English 363: Experimental Hispanic Literatures

Queens College, City University of New York

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Class Notes, 16 Nov. 2011

November 16th, 2011 · No Comments · Uncategorized

Answering class questions, continued . . .

Q. How did “the Japanese bloodline” (pg. 88) tie into the larger story?

–Foster’s cultural background . . .


Q. Why does Zenzo talk about his kids? How do they come to play in the story?

–pg. 8: “Try to tell my kids that. . . . ”


Q. If Zenzo is against American culture, then why does he participate?

–Sometimes he feels like he doesn’t like his own people


Q. What drugs are Zenzo doing?

Pg. 10 “Kranial Boring to release Xtra spirits from inside my head”


Q. When were both of the narratives set?


Q. Why are the names the same in the two different lines of narration?


Q. Who’s the real Zenzo? The soldier or the guy in the meat factory?


Q. What’s the purpose of depicting the two realities? Which is more real?


Q. What is the significance of how cultural diffusion is portrayed in the narratives?


Q. What’s the deal with Zenzo’s wife in both narratives?

–Xiuh: pg. 31: working in the garden


Q. What’s with the prostitutes?


Q. What’s the meaning of the name 3Turkey

–Pg. 43: English literal translation of Nahua (Aztec language) name


Q. What’s up with the spelling? (as in “x” in Aztex)

–standard and non-standard spellings: based on whose standard?


Q. What’s the Aztex theory of time?

–Circular: multiverse. Partly relates to human sacrifice.


Q. What purpose does the italics serve in the narrative?

–Pg. 24: Someone staring at Zenzo from the corner of his eye


Q. Why does he describe the killing of the hogs so in depth?

–And the relations to the war scenes and the human sacrifice scenes: the theme of violence in the narrative


Q. How can we tell when one storyline shifts to another?

–Sometimes obvious (see switch to italics) other times not easily perceivable. Sometimes the “shifts” are intentionally blurred




Pg. 54: italics: explaining how Zenzo gets to work: then to whiteness (steam, fog, smoke);


Chapter 5 (pg. 74): long, run-on sentences: what he narrates, depth into bloodiness of animal parts; throws in lots of lists of various items . . .


Pg. 60: music track in prose, and references to other books: notice it’s in italics: focalization: vision, who speaks here? Musical lyrics are poetry: adding melody makes music;


Literature: Balance between structures and forms (genres throughout history):

creative agency


The ways things represented, there are boundaries, but they can be fluid

Standards and structures:


Aesthetics and jazz: creative and unstructured, but there are standards,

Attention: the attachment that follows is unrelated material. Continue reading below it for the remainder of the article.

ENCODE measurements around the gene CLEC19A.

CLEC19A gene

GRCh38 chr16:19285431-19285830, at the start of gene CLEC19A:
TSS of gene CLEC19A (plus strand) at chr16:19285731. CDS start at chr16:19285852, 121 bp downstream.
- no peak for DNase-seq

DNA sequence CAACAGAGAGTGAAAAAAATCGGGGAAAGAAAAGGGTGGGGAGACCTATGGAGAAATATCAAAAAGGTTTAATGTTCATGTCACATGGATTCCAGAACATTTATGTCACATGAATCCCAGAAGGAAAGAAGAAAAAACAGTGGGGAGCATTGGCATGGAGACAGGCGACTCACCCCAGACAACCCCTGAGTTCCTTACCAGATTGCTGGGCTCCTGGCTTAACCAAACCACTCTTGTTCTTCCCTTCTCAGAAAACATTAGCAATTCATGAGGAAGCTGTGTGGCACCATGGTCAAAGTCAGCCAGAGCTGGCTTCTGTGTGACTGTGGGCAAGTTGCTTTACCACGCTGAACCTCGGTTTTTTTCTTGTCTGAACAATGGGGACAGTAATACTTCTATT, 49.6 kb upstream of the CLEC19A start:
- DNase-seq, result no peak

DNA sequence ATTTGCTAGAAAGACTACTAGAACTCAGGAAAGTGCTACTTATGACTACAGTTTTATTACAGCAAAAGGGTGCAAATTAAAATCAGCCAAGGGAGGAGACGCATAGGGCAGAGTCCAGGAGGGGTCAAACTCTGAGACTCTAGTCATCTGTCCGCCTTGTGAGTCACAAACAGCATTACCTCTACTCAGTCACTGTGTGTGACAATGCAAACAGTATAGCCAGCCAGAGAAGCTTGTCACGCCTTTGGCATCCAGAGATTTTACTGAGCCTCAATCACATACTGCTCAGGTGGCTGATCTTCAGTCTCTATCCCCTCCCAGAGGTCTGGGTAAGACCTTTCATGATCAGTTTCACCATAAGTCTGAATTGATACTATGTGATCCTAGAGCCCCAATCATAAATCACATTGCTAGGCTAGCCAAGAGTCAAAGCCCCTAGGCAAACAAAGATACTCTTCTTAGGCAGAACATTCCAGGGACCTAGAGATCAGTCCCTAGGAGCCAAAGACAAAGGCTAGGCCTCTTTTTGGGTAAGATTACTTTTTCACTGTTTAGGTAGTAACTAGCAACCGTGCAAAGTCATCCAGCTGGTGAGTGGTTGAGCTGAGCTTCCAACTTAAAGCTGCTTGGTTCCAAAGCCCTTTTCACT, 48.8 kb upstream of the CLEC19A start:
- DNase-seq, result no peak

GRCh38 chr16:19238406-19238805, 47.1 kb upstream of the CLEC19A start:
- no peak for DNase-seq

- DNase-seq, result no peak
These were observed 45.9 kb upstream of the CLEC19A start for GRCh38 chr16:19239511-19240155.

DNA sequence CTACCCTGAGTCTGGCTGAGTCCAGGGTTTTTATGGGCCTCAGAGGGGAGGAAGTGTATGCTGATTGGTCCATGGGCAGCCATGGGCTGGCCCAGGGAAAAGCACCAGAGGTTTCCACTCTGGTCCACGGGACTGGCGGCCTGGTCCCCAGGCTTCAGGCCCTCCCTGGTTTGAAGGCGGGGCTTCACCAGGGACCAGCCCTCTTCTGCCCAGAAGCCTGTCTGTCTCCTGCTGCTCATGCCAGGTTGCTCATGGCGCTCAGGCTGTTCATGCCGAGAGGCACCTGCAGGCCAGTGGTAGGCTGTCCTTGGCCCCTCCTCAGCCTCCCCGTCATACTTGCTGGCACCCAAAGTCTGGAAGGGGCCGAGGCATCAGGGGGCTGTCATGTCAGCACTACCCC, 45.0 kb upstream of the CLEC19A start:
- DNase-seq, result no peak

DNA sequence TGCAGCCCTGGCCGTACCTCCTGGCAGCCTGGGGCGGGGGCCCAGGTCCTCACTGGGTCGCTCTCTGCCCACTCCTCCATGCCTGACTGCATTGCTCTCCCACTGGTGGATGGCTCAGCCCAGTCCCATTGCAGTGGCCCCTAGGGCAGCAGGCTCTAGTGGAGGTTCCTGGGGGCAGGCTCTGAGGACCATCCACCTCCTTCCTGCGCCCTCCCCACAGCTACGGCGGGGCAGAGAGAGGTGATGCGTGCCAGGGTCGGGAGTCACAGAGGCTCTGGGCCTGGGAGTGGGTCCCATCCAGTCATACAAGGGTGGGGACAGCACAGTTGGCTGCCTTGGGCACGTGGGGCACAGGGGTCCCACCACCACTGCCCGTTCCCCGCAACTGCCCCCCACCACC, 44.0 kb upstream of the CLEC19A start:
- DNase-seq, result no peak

Q. If Zenzo is against American culture, then why does he participate?

–Sometimes he feels like he doesn’t like his own people,


–unionized labor,


Andrea’s presentation: Don Quixote

“closure, the type of conclusion that ends a text. Formally, narratives often conclude with an epilogue or a scene (usually, a final dialogue). In traditional, plot-oriented texts, the main conflict is usually resolved by marriage, death, or some other aesthetically or morally satisfactory outcome producing a state of equilibrium” (Jahn N4.9).

Abrupt endings: sudden death: not moral? Aesthetically pleasing?

Can any narrative attain equilibrium?

Satisfaction: when the reader gradually comes to leave the text; relative to each reader or a common standard for all readers?

Twilight series: when books become popular, lots of ideas coming from everywhere; goes mainstream. Still literary? Question of your “taste” or morality for what to include and exclude from the Literary Canon.

Ideas: film adaptations; genre fiction “romance” “horror”

Books that end with “to be continued”


Aparna’s presentation: Atomik Aztex

The difference between one or two people: at the beginning, the visions happen to Zenzo the Aztek;

Authors give their characters speech patterns, use certain words, sentence patterns: alternate between standard and nonstandard Englishes

Dialogue in the thoughts or narration: Interior monologues (peppered with Spanish and Nahuatl)

According to Jahn, “mind style is the “textual evocation especially by typical diction, rhetoric, and syntax, of a narrator’s or a character’s mindset and typical patterns of thinking” (N 8.12).

Response: how thought gets represented in literature. Not linear, not always plot-driven.


speaking with the vernacular: nonstandard accent

for example: Aztex speak in “jargon”: “tekno” Aztek “scientifik” voice


Alternates between dialogue and narration: between “show” and “tell”


Stream of consciousness:

Vanesssa woke up and decided to have a bagel. Yes, with cream cheese. Cream cheese, mmmmm, that sounds just about right, tell you what. She walked down the hall. Could put some jelly on that too. Jelly. Blackberry. No, strawberry. Yes, strawberry, much better. The clock struck eight times. Almost time to go to school.


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